Did you know that there are many unexplained broadcasts filling the air around you? Some are from space, others from various natural sources. Some of these broadcasts have very clear origins and we know exactly what produces them. However. there are those signals that are eerily untraceable. Where do they come from and what causes them? We simply don’t know. We may have general ideas and theories, but no one has been able to figure out the exact cause of these strange signals. Today we’re going to look at 25 strange unexplained broadcasts that might creep you out.
The Twenty Minute Idler
Transmitting on numerous frequencies, the signal was originally reported by ENIGMA (The European Numbers Information Gathering & Monitoring Association) in 1998. Since then it has changed frequencies numerous times. As you can guess, the signal would broadcast for exactly 20 minutes before stopping. Monitors believe that it is a forgotten relic of the Cold War.
In November of 2016, residents in the far north of Canada began to complain about a loud buzz coming from deep within the Fury and Hecla Strait. Apparently it was disturbing the animals that they relied on for their livelihood. As of now, the Canadian military is investigating the source of this strange signal.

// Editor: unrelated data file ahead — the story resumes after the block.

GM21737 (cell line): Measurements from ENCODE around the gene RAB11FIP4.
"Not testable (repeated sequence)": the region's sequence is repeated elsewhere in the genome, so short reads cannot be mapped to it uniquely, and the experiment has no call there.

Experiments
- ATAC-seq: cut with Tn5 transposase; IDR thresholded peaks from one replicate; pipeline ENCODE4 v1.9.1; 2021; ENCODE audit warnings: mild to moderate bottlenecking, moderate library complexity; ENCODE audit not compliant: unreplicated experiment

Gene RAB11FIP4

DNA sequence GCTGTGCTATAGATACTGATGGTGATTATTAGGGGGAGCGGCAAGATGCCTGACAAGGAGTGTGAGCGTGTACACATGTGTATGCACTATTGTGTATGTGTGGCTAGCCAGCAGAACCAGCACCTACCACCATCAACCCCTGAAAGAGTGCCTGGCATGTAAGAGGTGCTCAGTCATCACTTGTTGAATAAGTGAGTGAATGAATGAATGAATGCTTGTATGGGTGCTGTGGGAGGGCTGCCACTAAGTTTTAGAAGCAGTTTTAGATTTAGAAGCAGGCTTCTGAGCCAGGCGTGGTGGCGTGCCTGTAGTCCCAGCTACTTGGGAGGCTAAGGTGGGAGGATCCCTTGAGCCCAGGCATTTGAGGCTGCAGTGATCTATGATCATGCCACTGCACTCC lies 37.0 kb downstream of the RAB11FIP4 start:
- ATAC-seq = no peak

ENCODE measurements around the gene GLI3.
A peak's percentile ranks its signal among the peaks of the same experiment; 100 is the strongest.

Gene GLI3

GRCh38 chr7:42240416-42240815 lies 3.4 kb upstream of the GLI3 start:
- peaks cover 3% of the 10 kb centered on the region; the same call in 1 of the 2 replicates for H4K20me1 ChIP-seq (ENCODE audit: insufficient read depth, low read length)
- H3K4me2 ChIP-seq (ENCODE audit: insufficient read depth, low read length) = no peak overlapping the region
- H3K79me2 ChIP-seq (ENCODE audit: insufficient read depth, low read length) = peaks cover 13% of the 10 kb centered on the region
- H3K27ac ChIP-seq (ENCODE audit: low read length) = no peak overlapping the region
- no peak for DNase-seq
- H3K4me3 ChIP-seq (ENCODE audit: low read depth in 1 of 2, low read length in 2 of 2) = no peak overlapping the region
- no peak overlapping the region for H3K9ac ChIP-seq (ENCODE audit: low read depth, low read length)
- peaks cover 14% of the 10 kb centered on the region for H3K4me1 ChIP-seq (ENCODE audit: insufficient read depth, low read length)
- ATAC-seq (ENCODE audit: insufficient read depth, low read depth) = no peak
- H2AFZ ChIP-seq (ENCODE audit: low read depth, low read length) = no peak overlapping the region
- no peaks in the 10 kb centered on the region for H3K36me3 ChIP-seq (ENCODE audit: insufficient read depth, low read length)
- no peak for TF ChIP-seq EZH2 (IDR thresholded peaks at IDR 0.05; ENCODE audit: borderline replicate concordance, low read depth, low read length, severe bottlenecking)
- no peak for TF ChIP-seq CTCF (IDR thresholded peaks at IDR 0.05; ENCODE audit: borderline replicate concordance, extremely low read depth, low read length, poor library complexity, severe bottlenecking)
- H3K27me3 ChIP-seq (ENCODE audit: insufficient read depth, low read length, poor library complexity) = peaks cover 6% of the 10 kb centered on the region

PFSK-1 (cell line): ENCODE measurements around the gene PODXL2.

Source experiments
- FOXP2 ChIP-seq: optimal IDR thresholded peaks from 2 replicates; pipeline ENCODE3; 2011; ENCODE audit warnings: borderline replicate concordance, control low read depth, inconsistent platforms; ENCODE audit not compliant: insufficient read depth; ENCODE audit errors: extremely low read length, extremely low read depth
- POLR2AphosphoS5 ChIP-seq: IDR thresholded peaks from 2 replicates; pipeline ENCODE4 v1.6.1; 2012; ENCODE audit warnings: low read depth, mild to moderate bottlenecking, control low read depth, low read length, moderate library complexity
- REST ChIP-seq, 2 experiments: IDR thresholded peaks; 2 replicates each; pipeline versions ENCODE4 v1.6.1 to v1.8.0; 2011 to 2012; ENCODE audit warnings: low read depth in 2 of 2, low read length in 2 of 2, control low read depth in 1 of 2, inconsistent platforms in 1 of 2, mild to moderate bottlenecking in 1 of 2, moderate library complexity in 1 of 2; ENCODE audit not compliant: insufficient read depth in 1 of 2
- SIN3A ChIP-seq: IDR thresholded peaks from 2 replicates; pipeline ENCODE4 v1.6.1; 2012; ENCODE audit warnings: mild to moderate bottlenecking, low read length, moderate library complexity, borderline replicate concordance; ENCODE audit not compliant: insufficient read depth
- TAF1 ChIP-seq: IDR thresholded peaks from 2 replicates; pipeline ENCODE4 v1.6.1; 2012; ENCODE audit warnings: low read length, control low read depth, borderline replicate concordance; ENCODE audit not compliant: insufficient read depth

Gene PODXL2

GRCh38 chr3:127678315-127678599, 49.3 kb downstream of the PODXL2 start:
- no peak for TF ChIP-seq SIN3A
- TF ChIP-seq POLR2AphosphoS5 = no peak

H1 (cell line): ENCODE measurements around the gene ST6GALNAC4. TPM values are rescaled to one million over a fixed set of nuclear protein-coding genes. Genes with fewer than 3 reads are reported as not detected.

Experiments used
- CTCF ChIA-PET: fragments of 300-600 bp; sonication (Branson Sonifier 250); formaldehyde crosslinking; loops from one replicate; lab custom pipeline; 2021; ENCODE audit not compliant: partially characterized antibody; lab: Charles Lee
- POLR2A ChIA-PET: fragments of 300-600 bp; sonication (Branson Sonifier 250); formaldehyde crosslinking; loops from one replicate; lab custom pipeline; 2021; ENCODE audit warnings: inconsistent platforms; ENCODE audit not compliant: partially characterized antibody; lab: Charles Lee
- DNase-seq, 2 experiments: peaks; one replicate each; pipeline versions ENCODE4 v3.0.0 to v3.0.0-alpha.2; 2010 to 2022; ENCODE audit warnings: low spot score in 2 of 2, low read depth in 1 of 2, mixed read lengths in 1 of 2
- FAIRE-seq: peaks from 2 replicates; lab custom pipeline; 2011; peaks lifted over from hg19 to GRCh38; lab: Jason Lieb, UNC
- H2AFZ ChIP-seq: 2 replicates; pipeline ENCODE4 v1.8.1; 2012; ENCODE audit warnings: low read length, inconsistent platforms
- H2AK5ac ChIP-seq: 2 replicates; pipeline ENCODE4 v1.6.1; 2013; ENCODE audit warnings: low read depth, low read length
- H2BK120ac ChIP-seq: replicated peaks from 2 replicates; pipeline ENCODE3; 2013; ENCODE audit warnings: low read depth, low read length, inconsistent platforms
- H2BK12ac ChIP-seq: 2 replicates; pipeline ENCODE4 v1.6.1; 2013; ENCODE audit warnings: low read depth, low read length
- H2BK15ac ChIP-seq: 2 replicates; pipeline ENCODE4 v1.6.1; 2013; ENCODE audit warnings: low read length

The Backward Music Station (ENIGMA identifier - XM)
To get things cleared up, this broadcast doesn’t actually play backward music. It just sounds crazy and electronic. It has two sources, one in the US and the other in Europe. People have noted that the frequencies are similar to those used by the US Navy, but it should go without saying that nobody has figured it out yet.
This sound was first recorded by the US National Oceanic and Atmospheric Administration (NOAA) in 1991. Although its source can be triangulated to roughly 54°S 140°W, this as of yet unidentified noise can be heard throughout the entire Pacific!
The Crackle (ENIGMA identifier - XC)
One of the most mysterious signals on this list, not much is known about it except that it pops up every so often on different frequencies. Interestingly enough, those frequencies are regularly used by the Russian military for morse communication.
Featured Image: pixabay (public domain)
25-19. pixabay (public domain), 18. wikimedia commons (public domain), 17-12. pixabay (public domain), 11. Антон Бородин, P-18 radar in Russia, CC BY-SA 3.0, 10-2. pixabay (public domain), 1. wikimedia commons (public domain)